So one thing is not in doubt as to what the Dismissal represents, forty years on: its crushing of the human spirit. Forty years on we are afar and asunder.

It is important to understand such a crucial historical event. And so I would like to present a summary of my understanding and its significance, so that others might learn about it and what it means, and I might learn from others what it means to them, in terms of history, law, culture, and politics, from the small-P politics of the technicalities of the coup through to the capital-P politics of covert intervention and geopolitical significance. For the episode is simple in many ways, complicated in others; clear and well-documented in some ways, murky in others; subject to much controversy, but some parts are less controversial than others.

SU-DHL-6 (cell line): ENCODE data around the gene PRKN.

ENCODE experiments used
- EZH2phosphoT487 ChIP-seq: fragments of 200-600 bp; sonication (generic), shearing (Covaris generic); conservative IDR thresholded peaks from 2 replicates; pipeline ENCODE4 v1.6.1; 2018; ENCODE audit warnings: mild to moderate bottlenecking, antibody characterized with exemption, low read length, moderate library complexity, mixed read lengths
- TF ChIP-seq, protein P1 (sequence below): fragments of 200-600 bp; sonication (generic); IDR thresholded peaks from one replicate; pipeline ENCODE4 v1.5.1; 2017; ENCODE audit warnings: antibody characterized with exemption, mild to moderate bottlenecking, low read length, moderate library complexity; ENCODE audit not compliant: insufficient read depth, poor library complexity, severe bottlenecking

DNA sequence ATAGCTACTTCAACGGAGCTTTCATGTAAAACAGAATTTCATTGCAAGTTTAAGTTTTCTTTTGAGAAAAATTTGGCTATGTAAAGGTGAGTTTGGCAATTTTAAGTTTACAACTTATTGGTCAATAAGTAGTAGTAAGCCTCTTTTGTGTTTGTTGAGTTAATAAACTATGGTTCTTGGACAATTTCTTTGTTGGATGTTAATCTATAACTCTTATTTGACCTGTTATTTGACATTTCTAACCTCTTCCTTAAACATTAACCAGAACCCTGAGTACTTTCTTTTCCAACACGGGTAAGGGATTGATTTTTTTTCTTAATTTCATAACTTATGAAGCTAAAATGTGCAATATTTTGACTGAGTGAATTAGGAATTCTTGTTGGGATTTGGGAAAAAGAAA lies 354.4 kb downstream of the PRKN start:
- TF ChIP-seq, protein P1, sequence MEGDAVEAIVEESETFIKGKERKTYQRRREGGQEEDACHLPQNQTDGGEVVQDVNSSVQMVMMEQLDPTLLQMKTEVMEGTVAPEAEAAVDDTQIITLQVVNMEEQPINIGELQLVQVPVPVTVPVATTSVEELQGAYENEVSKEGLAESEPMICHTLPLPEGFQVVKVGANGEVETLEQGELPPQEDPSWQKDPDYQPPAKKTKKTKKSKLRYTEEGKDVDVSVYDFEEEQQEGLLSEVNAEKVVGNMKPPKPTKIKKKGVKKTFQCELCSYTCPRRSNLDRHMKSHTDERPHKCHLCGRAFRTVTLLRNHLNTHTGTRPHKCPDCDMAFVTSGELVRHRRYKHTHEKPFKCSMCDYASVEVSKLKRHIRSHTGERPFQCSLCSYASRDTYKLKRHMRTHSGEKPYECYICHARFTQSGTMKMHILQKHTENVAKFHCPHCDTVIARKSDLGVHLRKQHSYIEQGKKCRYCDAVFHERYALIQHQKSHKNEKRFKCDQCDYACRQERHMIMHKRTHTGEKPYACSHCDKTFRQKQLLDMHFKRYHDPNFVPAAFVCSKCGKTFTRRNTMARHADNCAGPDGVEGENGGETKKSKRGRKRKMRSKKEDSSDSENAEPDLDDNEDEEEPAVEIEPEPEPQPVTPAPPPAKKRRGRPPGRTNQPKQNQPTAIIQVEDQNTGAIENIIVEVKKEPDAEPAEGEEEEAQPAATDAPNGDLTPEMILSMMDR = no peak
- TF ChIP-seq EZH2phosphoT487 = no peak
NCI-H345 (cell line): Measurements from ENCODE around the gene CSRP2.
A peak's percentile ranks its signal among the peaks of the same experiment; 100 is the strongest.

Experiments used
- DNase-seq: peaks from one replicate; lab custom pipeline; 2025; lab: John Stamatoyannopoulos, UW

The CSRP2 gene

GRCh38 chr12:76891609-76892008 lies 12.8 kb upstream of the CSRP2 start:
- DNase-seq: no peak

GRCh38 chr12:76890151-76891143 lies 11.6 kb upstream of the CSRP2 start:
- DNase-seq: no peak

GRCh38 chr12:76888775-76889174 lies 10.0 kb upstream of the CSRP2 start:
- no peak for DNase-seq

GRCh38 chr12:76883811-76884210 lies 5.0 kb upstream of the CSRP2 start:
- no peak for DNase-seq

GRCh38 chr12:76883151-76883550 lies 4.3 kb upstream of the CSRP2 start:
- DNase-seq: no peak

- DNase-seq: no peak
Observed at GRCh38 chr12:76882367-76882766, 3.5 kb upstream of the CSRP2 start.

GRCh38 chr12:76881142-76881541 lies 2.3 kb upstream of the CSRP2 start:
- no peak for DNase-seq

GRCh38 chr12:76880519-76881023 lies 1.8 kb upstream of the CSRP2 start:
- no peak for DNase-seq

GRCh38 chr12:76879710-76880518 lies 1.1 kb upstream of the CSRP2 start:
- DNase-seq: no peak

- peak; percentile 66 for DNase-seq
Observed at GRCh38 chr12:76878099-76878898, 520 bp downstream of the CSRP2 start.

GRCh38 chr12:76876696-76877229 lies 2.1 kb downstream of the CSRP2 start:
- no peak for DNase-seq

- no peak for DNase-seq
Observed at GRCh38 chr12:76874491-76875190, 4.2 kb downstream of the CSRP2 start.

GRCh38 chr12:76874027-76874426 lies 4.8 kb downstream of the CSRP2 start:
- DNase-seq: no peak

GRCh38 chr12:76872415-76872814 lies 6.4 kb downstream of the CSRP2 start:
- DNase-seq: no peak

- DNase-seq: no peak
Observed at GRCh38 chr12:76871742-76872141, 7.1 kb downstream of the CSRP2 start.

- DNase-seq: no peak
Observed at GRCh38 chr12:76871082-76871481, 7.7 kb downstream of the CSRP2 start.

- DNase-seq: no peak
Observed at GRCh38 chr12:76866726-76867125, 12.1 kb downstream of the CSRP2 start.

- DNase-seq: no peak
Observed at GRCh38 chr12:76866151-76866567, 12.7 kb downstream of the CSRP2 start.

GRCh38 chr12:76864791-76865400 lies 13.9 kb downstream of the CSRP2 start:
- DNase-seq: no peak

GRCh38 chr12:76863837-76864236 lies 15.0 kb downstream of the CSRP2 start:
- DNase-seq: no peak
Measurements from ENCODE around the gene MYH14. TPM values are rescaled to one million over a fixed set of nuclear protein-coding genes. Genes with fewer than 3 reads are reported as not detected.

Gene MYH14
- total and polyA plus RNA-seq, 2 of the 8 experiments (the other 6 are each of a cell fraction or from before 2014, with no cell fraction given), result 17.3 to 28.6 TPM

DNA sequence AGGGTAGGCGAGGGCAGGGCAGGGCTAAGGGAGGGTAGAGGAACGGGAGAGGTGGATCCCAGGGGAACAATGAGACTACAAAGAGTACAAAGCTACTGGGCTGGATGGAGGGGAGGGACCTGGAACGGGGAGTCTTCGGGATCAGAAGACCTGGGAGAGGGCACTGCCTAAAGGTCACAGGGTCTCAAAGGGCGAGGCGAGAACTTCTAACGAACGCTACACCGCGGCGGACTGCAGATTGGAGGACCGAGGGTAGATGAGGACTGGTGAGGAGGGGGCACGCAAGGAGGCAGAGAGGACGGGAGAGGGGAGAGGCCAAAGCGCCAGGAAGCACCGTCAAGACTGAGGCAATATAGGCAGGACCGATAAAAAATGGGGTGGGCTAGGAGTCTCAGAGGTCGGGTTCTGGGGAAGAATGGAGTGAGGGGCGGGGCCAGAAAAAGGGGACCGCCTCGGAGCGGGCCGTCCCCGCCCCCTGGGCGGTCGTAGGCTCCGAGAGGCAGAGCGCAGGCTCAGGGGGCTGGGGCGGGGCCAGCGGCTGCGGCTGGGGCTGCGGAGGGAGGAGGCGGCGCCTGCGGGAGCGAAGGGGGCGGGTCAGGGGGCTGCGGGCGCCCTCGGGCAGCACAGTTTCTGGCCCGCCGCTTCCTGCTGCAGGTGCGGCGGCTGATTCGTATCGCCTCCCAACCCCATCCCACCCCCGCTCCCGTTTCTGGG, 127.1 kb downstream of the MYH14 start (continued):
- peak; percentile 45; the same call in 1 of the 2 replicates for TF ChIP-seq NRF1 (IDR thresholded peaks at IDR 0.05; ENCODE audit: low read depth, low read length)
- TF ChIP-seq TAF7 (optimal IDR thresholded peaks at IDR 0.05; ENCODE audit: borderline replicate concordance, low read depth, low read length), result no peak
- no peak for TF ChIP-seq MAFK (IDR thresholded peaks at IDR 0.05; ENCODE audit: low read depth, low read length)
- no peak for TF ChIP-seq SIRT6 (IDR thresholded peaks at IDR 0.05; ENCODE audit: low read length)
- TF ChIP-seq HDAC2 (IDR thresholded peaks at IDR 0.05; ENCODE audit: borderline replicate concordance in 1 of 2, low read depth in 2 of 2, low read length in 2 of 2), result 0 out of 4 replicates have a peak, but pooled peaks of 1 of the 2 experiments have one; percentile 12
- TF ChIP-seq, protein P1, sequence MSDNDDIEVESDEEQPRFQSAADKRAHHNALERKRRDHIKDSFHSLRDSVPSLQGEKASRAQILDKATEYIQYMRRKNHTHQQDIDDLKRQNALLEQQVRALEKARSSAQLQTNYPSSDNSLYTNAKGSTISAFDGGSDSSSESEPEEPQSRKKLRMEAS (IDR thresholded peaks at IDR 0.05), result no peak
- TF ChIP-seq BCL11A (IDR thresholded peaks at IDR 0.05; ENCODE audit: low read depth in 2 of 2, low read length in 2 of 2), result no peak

For three brief years, 1972 to 1975, a society tucked at the corner of the world, a backwater country in the bottom right corner of the world map, a long-time colonial outpost of various empires, with an appalling history of genocide and racism but an admirable supply of salt of the earth, caught up with history.

As elsewhere in the world, a cold conservative establishment had ruled for generations. With important exceptions, and occasional interruptions, Australian society had maintained its backwards, consumer capitalist, depoliticised, conservative culture. To a large extent it sleepwalked through the cultural change experienced elsewhere in the 1960s. It entered the 1970s largely left in the 1950s.